DWD—Getting ready for the Ironman is going well. There's a growing trend in training schedules to back off on the long workouts and focus on intensity. The hypothesis is that pushing the anaerobic threshold up in short killer workouts rather than long death marches, then backing off and staying under that threshold for the race, is a more efficient use of training time. I was an almost mediocre contestant for seven years, just having fun. But I threw weight lifting and body weight training into the routine, and last year I turned in an above-average finish in an Olympic distance race. That's when I knew an Ironman was a possibility without ignoring my family for five months. They didn't even know I was training or planning to compete until three months in.
Nuts? Maybe. I prefer to be called a socially acceptable morphine addict whose habits have beneficial side-effects.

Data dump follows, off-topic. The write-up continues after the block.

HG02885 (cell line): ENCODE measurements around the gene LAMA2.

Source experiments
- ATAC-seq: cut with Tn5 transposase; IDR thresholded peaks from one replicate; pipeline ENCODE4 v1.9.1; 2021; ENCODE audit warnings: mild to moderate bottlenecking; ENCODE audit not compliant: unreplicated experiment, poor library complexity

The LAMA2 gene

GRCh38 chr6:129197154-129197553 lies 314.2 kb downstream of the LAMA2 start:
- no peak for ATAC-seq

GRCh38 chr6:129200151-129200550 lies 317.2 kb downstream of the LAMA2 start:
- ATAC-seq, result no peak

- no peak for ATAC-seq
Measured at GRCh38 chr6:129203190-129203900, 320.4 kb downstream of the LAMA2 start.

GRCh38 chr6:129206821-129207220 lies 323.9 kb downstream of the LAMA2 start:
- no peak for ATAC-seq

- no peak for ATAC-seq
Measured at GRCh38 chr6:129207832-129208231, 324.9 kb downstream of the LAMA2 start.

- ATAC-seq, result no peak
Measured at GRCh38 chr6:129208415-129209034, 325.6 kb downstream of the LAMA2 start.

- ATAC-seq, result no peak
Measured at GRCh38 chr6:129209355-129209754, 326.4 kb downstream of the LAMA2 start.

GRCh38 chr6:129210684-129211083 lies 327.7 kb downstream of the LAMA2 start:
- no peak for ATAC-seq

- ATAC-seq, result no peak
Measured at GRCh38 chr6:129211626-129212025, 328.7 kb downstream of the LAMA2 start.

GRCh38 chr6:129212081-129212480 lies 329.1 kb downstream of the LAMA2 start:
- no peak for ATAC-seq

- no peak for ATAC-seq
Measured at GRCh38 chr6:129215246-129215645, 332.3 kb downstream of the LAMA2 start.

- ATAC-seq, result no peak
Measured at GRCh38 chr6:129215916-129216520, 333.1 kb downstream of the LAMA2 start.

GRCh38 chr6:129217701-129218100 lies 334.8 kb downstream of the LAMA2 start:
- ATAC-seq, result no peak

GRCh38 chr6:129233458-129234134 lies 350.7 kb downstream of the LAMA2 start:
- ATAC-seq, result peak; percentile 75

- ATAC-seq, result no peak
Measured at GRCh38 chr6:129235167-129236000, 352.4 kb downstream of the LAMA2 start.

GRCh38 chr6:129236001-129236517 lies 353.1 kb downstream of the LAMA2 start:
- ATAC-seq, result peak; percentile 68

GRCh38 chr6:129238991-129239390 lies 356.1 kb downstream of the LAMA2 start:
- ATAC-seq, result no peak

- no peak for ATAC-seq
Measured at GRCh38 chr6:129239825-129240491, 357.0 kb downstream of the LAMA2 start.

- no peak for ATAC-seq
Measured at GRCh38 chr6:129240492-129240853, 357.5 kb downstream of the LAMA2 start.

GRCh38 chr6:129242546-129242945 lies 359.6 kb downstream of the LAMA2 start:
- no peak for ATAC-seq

JP—One of those beneficial side-effects is writing wicked good books, so keep running! And please finish the next soon! Thanks for including me in your tour, bro.
Houses of Common is available on Kindle here, and paperback here with a code for $4 off (APSQBFT8). But if you want a FREE SIGNED COPY, be the first to leave a comment or question. Maybe he’ll even kiss the title page with lipstick. Heeeehee. That would be hilarious!
Help DWD keep his dream progressing by leaving a review, or marking existing reviews as helpful on Amazon, and liking his page/sharing this interview on Facebook. He also has a page on Goodreads.
DWD’s blog is here if you want to stay up to date on the novels and short stories available. You MUST read Sterile Field. An excerpt is included with Houses of Common, but I promise you, it won’t be enough.
Any final words, DWD?
DWD—Mom! Jessie's the one that threw the egg in the kitchen!
JP—Lies! I was the one who bonked you on the head with the meat tenderizer causing you to throw the hard boiled egg into the living room. Wait! No—it was Tyler! Absolutely that was Tyler. And I will delete any comment he posts that says otherwise. Because this is MY blog. And I’m the baby.